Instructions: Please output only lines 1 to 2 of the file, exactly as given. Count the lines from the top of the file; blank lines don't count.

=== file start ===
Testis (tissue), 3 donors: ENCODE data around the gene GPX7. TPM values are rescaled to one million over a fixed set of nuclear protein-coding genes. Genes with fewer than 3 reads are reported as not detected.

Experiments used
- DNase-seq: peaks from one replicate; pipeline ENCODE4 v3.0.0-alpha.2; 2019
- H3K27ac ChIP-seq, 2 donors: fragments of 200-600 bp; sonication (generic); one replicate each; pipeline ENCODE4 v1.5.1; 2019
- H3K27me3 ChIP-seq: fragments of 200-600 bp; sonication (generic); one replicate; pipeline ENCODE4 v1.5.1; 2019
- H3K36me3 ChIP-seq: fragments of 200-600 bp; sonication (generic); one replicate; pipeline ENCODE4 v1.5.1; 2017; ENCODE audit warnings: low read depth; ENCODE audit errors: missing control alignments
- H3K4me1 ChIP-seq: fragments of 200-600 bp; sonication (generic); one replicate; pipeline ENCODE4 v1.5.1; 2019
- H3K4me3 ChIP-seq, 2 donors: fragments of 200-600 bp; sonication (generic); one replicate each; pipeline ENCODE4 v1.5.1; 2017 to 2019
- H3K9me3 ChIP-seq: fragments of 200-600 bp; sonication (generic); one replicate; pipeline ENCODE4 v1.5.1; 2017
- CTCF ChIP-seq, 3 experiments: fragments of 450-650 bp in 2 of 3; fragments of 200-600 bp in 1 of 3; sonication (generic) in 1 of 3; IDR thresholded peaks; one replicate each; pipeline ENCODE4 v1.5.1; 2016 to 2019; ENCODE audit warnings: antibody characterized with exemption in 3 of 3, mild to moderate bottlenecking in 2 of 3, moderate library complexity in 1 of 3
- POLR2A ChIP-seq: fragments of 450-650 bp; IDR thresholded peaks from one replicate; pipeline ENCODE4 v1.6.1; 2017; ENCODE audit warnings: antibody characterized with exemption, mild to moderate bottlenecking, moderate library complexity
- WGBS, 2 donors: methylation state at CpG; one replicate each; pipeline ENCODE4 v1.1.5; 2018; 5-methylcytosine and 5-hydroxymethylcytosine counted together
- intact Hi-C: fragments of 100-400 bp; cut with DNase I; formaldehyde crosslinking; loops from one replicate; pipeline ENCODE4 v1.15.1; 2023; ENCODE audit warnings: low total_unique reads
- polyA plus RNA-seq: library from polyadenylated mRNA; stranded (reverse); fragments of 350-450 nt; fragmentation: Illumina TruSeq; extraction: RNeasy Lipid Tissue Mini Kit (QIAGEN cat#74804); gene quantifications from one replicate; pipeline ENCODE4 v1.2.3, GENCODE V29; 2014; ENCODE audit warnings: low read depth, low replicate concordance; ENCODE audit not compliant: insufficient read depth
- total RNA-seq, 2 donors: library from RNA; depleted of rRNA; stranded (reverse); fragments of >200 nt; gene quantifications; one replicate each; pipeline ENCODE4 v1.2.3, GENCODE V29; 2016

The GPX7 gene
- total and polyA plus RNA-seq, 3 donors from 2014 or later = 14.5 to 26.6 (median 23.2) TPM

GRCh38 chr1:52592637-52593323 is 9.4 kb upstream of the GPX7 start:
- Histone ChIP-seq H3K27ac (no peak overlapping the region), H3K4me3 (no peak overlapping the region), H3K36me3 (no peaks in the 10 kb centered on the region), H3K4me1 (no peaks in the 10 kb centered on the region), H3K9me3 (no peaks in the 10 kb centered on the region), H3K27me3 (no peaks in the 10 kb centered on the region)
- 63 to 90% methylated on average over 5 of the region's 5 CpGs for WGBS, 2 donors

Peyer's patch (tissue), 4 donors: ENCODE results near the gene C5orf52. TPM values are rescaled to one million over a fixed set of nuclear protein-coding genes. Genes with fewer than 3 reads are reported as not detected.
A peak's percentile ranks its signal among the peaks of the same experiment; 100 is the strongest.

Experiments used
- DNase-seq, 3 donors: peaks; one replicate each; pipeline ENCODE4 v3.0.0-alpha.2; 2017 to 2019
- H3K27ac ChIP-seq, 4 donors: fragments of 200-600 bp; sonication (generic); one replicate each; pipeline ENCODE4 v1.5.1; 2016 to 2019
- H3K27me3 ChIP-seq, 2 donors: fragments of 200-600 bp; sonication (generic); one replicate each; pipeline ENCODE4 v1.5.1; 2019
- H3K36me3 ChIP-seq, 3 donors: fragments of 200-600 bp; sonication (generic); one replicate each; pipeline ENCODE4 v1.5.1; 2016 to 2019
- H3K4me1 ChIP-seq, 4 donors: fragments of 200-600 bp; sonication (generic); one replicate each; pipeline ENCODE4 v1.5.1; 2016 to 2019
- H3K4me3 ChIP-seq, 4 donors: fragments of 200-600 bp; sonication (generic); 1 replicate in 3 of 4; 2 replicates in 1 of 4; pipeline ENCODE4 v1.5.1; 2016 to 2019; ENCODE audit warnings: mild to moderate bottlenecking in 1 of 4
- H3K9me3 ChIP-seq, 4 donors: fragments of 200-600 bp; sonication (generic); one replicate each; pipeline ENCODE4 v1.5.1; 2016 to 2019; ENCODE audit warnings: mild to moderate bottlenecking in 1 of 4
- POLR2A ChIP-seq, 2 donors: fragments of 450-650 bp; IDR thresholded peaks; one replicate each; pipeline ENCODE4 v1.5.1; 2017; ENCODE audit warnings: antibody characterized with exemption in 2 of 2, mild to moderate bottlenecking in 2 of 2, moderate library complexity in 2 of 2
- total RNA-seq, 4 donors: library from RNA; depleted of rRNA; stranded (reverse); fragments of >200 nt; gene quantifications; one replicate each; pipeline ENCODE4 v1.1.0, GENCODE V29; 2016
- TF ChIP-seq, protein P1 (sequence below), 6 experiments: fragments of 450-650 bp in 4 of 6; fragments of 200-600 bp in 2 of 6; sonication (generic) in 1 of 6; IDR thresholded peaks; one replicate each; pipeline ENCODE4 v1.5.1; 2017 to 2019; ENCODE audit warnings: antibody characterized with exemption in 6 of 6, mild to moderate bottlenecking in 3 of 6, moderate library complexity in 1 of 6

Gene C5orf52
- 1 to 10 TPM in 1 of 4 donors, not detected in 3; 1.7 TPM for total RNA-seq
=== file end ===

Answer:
Testis (tissue), 3 donors: ENCODE data around the gene GPX7. TPM values are rescaled to one million over a fixed set of nuclear protein-coding genes. Genes with fewer than 3 reads are reported as not detected.

Experiments used